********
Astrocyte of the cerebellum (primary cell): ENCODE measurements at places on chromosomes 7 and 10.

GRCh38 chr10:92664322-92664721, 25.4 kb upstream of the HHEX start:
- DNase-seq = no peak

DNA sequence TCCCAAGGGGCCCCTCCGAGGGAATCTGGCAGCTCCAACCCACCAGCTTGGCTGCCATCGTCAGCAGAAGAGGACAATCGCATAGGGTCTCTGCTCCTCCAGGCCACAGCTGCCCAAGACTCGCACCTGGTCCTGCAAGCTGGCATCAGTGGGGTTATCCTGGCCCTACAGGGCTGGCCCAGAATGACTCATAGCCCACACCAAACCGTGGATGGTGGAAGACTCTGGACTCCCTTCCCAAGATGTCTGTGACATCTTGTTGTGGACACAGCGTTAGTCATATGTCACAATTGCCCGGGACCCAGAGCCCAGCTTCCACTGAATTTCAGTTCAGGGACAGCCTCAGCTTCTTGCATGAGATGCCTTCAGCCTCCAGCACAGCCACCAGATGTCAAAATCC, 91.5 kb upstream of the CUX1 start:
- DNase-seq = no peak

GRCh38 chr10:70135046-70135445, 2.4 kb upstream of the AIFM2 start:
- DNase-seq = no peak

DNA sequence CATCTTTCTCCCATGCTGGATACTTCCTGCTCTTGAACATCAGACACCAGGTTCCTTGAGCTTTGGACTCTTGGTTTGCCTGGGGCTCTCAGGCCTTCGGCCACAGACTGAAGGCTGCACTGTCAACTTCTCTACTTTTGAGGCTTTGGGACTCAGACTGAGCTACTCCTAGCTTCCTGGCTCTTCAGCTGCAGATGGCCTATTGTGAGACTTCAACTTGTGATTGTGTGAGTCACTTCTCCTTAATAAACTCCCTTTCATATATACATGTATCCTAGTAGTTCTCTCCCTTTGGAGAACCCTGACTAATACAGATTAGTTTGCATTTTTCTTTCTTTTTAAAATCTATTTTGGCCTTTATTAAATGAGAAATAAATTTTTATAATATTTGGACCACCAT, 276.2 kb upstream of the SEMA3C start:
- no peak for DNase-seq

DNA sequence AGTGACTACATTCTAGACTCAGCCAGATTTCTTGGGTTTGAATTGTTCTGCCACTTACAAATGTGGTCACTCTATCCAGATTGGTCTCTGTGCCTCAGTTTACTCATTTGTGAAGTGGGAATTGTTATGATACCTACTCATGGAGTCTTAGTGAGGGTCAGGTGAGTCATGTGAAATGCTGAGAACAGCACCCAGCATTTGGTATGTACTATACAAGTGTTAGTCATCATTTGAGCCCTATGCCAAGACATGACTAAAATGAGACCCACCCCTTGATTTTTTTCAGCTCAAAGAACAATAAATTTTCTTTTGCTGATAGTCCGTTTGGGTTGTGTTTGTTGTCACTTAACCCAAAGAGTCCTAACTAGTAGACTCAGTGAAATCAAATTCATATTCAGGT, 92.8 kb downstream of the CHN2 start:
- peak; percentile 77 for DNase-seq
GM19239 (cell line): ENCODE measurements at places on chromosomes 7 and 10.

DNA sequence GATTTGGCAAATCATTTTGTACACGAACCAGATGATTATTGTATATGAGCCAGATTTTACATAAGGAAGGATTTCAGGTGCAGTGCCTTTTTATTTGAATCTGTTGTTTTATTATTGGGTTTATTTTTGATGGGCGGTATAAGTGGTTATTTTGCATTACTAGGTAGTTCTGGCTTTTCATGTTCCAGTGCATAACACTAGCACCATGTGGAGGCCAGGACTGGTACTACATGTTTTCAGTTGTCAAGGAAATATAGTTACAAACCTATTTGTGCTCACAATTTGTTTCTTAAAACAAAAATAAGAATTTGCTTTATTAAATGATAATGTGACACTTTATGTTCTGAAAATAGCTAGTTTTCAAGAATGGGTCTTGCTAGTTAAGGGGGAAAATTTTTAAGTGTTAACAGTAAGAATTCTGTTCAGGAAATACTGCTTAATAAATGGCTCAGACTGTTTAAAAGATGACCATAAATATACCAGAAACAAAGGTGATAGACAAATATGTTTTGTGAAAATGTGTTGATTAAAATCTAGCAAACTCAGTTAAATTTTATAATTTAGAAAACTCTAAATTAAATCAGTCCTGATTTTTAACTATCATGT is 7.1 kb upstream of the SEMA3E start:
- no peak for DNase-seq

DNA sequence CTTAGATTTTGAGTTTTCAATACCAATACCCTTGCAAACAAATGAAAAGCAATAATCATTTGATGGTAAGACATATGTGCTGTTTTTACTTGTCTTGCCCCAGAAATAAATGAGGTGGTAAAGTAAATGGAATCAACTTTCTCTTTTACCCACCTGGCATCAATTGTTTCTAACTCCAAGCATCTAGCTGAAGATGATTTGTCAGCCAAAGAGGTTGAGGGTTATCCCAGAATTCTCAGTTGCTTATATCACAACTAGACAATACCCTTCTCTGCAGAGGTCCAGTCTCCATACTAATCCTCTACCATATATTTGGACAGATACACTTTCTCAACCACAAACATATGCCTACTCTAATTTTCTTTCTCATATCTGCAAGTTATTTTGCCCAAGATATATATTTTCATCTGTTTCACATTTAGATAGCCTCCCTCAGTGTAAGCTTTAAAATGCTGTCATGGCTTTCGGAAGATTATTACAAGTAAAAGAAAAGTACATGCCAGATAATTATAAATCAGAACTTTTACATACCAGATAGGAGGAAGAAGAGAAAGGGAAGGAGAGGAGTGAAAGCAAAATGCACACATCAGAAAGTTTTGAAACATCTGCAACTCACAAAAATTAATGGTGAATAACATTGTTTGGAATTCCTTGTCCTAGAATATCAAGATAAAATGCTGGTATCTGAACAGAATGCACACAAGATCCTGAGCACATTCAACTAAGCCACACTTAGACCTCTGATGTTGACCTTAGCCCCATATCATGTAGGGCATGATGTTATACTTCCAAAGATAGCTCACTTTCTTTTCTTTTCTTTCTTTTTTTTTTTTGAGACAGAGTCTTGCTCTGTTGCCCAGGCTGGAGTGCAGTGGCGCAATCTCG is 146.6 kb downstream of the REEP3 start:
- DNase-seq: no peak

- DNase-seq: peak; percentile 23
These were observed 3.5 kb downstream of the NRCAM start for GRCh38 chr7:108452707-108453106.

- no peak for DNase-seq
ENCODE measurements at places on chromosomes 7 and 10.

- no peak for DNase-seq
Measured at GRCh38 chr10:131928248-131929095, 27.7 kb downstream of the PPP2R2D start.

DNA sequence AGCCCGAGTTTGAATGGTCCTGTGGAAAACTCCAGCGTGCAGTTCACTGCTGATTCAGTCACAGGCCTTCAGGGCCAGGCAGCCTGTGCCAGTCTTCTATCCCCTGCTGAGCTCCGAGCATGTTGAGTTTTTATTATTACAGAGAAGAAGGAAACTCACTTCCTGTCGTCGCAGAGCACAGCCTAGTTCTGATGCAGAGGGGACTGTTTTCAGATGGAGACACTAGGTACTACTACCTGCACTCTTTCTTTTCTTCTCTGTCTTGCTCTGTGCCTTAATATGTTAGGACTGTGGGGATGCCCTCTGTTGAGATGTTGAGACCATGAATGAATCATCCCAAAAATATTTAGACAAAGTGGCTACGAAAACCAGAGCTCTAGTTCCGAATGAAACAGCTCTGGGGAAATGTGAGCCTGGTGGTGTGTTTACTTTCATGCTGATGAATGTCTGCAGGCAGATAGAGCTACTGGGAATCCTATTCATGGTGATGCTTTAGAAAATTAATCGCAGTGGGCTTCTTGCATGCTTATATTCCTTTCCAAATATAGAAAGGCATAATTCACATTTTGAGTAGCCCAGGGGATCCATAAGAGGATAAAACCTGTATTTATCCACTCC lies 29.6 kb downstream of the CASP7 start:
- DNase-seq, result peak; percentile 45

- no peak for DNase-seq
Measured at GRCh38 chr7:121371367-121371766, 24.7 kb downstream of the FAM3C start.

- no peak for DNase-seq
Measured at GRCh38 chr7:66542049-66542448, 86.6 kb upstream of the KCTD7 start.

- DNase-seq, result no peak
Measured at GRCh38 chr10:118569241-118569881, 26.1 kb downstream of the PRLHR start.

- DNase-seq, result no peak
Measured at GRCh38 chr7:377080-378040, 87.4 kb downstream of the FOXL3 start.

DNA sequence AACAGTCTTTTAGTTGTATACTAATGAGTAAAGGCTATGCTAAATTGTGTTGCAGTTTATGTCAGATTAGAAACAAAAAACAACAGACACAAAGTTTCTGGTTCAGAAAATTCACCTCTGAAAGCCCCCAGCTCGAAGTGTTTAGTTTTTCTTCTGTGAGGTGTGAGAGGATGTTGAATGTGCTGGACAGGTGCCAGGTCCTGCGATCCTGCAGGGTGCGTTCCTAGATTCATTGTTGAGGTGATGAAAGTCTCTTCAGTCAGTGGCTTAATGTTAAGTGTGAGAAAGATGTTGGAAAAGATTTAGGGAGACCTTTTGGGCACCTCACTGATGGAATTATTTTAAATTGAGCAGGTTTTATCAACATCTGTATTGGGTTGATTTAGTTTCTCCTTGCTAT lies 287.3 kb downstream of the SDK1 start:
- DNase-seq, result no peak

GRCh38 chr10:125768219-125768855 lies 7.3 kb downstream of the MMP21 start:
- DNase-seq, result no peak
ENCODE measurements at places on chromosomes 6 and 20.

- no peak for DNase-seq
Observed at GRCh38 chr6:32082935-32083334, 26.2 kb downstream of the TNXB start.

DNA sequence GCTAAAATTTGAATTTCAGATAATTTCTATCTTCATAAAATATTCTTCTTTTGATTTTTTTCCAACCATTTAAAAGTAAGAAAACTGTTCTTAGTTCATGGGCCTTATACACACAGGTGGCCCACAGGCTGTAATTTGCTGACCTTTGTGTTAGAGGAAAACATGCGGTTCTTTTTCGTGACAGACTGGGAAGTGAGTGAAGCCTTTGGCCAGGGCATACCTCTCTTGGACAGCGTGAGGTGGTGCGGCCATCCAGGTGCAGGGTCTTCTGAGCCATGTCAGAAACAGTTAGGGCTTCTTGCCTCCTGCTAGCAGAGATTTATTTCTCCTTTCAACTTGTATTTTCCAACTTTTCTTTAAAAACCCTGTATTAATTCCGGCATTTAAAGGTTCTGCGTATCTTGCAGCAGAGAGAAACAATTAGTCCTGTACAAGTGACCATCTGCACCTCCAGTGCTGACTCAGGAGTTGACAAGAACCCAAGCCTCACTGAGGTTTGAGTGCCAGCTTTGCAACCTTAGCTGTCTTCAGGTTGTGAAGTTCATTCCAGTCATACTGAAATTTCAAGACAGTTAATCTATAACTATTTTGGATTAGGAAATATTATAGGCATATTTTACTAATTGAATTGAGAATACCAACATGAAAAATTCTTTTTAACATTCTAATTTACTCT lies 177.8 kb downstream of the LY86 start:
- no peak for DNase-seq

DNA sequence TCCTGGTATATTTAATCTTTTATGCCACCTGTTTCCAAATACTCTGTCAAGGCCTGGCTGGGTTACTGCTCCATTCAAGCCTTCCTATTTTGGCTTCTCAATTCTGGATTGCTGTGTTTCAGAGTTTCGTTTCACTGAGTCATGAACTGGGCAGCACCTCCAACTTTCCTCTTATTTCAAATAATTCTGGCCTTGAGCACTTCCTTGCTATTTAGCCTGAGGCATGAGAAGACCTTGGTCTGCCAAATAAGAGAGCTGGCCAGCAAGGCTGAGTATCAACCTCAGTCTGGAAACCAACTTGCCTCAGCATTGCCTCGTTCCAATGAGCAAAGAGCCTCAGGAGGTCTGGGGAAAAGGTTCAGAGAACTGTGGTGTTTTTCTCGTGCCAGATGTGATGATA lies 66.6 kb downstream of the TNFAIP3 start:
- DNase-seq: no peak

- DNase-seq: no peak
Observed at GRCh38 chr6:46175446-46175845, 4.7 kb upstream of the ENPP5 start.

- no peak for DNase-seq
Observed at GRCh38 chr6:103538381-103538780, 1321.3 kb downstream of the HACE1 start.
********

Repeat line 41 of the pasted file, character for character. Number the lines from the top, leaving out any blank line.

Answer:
- no peak for DNase-seq